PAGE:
Union and city officials are sparring in advance of tough test score news that arrives at a pivotal moment for Mayor Bloomberg’s education legacy.

Scores due out on Wednesday reflect students’ performance on the first tests tied to the new Common Core standards, which aim to get students solving complex problems and thinking critically. State officials have long warned that the new tests would produce lower scores, which they say will more accurately reflect students’ skills, and in April, teachers and students reported that the tests were indeed challenging.

After the state sent a letter to principals on Friday confirming that the scores would be ”significantly lower” than in the past, the United Federation of Teachers argued — as it has before — that the news will undermine Bloomberg’s claims of education progress.

Chancellor Dennis Walcott called the union’s criticism “despicable” and “really sad” during a conference call with reporters on Sunday. “What they’re trying to do is politicize something that shouldn’t be politicized at all,” he said.

Instead, Walcott emphasized that the scores should be seen as a baseline against which to measure future improvement. Walcott and Shael Polakow-Suransky, the department’s chief academic officer, said they would not be comparing this year’s test scores to scores from past years.

“You can’t compare these directly because they’re not just slightly different tests, they’re dramatically different tests,” Polakow-Suransky said. “It’s going to be difficult to make close comparisons with old state exams.”

Without the handy comparison of year-to-year test score changes, which the Bloomberg administration has cited as evidence of success and to justify changes such as school closures, the city is grappling with how to chart academic change over time.

Polakow-Suransky said the National Assessment of Education Progress could still show whether city students have progressed. The NAEP test, which is administered to a sample of students by the National Center for Education Statistics and has been considered the only reliable metric for measuring progress in reading, math, and science across states, is not connected to the state’s old or new standards, although state officials have said one goal in adopting the Common Core was to bring the state’s standards in line with NAEP’s.

In February, a NAEP report found that test scores of students in New York State have not risen as quickly as scores in other large states. On the latest NAEP scores, from 2011, New York was one of only two states to post significant score declines since the previous test administration, while New York City’s scores were flat.

But because NAEP data can’t be used to assess individual schools or students, the department will also measure student growth by comparing students who scored at a similar level on last year’s exam, Polakow-Suransky said. Those comparisons will factor into school report cards this year, whereas test scores won’t factor into teacher evaluations until next year.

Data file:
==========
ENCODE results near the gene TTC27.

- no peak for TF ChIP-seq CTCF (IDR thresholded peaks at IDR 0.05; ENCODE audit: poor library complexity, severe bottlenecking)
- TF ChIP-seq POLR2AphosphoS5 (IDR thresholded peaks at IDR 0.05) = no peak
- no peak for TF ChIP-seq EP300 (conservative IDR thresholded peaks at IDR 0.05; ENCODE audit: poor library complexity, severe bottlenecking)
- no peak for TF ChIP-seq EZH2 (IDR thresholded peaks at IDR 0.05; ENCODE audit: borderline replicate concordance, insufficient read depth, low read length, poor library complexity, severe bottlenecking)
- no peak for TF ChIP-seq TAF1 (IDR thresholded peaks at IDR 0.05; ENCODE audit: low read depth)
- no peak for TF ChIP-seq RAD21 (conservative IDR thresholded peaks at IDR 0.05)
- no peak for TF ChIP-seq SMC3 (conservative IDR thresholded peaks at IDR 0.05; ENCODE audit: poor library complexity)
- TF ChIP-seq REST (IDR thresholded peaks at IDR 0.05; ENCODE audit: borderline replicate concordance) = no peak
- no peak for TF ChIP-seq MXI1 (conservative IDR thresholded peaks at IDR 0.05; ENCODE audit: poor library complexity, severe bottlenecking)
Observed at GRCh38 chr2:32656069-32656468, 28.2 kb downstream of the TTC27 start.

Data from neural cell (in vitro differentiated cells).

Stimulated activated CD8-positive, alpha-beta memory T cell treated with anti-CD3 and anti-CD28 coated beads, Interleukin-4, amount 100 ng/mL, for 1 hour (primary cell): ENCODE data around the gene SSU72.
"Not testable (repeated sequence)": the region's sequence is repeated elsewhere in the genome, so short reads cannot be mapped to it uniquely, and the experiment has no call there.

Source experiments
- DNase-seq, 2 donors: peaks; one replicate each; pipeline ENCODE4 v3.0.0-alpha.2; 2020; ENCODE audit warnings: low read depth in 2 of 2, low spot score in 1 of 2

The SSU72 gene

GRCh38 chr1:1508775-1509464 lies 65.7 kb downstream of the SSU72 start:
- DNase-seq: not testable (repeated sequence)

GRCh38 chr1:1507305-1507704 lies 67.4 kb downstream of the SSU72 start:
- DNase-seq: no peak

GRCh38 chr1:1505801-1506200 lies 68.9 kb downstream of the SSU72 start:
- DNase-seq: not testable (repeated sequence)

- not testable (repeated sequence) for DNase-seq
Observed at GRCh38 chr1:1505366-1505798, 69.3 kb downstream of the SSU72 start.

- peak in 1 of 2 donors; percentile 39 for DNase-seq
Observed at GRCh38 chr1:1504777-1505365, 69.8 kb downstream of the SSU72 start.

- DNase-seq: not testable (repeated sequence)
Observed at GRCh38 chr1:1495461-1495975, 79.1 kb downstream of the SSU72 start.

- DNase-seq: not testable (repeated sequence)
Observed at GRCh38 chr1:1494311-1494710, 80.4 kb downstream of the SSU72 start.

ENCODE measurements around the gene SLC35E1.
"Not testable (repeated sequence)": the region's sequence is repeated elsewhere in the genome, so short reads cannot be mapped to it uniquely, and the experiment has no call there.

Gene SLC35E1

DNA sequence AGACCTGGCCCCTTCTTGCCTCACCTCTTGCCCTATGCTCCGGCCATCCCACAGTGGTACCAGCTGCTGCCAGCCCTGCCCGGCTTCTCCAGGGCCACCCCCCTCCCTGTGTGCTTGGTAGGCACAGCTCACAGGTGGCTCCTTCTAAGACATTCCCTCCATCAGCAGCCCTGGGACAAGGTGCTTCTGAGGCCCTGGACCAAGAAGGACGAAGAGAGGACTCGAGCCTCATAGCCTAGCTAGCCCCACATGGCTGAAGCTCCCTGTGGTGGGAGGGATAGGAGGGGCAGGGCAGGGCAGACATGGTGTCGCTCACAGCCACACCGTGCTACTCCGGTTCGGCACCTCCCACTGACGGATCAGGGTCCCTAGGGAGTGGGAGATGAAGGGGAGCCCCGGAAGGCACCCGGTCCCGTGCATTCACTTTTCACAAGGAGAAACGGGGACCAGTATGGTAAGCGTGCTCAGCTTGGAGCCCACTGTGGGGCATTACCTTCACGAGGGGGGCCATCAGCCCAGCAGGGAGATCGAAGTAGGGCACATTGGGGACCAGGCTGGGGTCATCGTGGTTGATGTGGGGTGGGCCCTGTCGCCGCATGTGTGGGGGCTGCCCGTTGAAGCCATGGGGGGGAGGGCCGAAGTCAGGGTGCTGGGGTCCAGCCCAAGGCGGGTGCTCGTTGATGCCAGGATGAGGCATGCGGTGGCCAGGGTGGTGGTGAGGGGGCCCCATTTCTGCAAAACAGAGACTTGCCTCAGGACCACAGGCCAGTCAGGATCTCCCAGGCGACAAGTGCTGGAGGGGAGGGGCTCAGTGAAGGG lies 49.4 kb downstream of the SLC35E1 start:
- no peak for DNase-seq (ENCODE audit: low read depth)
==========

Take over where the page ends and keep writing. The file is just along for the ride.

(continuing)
“But I want to be clear … no one is being punished because the test got harder,” he said.

Polakow-Suransky added that the department would also look at New York City’s scores compared to the rest of the state, especially other large cities that he said had not necessarily given teachers the same training and preparation for the new standards. In recent years, the Bloomberg administration has cited city students’ performance relative to their counterparts across the state as evidence that the city’s education policies are working.

Those policies are the ones that union officials have criticized as placing too much value on test scores — a criticism that UFT President Michael Mulgrew reiterated on Sunday.

“This week we are going to see that a decade of test prep — rather than real learning — has left New York City school children far behind where they should be,” Mulgrew said. “That is not ‘politicizing’ the issue. That’s reality.”

The union’s characterization of test prep happening in classrooms across the city is false, according to Polakow-Suransky.

“Anyone who spends time in classrooms knows that isn’t true,” said the chief academic officer, who said he sees “interesting, rich, creative and challenging assignments” in the vast majority of classrooms. Still, he said, he is not seeing enough complex assignments and critical thinking in city schools.

The city will receive the full set of state test scores today. Department officials said Sunday that they had seen preliminary data already but could not comment on it. Principals also have early data, but they are not permitted to share it, the officials said.

Correction: An earlier version of this story mischaracterized how test scores will be used in teacher evaluations. The test scores will be used for next year’s evaluations.